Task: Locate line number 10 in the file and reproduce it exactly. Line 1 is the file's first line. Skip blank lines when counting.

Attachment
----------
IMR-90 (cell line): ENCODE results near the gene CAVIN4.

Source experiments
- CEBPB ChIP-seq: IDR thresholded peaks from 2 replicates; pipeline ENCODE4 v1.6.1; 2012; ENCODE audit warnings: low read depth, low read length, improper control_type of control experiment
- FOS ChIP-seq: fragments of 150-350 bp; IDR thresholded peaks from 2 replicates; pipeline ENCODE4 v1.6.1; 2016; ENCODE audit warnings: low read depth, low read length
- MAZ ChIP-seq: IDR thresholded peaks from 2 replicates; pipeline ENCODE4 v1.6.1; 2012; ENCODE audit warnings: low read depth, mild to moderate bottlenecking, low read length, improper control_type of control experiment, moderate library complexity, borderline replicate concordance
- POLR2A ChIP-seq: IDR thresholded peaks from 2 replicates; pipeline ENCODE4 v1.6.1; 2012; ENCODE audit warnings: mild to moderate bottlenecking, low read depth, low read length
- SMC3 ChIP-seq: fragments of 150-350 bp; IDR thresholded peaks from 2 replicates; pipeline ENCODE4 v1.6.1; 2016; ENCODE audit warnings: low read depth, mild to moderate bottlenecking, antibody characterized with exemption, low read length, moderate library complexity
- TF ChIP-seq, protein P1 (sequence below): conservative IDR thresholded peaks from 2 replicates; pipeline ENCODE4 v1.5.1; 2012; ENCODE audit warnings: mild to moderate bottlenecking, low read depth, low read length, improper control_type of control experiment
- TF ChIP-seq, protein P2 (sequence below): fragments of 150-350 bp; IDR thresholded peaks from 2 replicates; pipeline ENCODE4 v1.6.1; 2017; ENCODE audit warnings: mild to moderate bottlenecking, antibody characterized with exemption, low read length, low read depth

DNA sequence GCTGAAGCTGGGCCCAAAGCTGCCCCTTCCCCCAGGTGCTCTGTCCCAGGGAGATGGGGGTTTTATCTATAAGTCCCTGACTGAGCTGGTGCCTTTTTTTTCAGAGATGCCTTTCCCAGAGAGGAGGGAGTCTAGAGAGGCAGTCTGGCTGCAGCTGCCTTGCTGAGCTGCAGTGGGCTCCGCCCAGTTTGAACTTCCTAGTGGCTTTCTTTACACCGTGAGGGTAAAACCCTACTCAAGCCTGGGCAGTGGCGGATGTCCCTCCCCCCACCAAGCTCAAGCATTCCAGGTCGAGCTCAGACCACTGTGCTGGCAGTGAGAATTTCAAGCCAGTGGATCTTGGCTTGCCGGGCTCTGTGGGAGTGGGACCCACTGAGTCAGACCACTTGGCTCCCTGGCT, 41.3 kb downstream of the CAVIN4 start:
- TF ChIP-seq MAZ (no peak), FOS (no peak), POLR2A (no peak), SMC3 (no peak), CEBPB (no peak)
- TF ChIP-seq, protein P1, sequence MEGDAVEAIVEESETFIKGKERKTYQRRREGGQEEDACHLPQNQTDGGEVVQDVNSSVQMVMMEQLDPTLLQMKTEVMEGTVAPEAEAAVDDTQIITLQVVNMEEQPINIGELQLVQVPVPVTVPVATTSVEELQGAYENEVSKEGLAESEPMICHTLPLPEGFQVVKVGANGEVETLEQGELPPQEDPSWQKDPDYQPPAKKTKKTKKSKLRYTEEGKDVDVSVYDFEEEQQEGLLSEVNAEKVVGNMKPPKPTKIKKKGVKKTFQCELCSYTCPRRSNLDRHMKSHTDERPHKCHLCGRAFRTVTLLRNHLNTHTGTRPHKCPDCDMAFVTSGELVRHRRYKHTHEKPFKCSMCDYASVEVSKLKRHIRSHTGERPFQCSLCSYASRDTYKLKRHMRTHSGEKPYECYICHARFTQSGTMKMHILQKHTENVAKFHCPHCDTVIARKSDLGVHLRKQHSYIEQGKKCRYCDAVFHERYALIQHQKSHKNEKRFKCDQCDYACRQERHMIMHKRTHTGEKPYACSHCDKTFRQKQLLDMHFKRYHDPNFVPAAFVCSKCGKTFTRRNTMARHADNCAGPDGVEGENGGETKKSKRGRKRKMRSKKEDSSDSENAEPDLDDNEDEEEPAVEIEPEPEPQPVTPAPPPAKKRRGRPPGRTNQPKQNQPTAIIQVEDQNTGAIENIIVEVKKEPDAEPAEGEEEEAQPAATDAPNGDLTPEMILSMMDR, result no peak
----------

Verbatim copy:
DNA sequence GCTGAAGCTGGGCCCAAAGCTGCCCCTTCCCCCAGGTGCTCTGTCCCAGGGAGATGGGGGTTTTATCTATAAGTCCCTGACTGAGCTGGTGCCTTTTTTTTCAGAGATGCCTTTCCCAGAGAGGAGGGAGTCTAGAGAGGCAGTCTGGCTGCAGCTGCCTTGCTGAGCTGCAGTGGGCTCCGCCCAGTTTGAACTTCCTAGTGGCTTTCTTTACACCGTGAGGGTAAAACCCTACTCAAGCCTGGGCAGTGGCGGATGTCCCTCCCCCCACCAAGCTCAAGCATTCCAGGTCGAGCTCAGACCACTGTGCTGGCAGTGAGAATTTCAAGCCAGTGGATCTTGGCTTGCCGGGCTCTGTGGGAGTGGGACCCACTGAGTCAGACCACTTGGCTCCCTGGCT, 41.3 kb downstream of the CAVIN4 start: